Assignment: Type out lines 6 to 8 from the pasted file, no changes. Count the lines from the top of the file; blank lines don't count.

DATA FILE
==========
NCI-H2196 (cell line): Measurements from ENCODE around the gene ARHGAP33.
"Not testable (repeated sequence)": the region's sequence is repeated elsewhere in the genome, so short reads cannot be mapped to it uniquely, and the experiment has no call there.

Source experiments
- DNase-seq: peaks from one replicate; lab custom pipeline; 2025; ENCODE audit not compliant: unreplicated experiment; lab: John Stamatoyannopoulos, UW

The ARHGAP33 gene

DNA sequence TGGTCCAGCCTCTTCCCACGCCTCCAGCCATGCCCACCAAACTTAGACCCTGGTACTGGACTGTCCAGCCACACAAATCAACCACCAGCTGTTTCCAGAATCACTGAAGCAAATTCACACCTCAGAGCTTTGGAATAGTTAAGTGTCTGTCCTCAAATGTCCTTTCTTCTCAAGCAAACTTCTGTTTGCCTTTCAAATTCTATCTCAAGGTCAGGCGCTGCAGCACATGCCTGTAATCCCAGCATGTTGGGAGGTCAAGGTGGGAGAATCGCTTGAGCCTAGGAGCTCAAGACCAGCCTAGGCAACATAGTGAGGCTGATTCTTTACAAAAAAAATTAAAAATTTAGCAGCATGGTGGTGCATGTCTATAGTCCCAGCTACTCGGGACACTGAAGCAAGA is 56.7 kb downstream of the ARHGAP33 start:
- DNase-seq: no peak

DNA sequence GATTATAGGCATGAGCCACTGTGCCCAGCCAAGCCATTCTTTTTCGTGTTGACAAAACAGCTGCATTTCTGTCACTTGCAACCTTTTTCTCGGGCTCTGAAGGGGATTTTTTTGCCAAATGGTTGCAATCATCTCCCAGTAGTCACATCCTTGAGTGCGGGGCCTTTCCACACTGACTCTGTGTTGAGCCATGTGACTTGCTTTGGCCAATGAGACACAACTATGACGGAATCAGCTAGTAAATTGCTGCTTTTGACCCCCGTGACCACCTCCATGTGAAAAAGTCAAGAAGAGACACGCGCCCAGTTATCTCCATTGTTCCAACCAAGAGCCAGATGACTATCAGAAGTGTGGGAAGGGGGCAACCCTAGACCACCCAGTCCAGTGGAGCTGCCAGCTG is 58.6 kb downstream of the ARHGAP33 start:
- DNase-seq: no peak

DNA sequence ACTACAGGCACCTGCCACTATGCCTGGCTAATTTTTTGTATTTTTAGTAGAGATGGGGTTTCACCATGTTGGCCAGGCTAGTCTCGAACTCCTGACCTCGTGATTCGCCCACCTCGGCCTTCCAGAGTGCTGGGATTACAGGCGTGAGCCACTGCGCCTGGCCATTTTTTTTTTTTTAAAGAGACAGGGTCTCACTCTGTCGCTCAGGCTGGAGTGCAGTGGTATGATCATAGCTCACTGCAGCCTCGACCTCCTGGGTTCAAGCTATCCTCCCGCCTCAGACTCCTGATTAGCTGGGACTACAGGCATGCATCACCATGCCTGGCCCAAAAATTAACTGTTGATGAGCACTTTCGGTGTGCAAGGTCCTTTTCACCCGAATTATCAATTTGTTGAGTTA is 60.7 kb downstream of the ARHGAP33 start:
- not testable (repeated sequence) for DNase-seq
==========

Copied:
DNA sequence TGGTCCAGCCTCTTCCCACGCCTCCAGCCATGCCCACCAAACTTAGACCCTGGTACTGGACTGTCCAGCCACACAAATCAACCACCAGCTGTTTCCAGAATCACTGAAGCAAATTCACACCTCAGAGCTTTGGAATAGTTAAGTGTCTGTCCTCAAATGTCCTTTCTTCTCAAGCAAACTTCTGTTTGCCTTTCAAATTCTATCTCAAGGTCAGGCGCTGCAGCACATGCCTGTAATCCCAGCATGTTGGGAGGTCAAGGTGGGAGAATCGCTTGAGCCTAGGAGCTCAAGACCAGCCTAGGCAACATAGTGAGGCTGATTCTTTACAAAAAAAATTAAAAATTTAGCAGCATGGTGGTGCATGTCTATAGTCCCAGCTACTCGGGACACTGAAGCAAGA is 56.7 kb downstream of the ARHGAP33 start:
- DNase-seq: no peak

DNA sequence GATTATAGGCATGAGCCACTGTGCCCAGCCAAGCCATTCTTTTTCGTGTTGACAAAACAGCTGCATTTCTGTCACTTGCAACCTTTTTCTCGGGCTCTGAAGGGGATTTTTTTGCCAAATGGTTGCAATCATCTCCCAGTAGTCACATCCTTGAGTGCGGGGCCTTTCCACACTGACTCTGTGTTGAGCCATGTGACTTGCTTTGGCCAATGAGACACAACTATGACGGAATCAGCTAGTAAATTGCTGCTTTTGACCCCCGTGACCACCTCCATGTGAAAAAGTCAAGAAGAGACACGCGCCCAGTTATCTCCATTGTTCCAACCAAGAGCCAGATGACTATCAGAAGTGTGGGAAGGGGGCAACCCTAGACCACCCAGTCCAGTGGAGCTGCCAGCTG is 58.6 kb downstream of the ARHGAP33 start: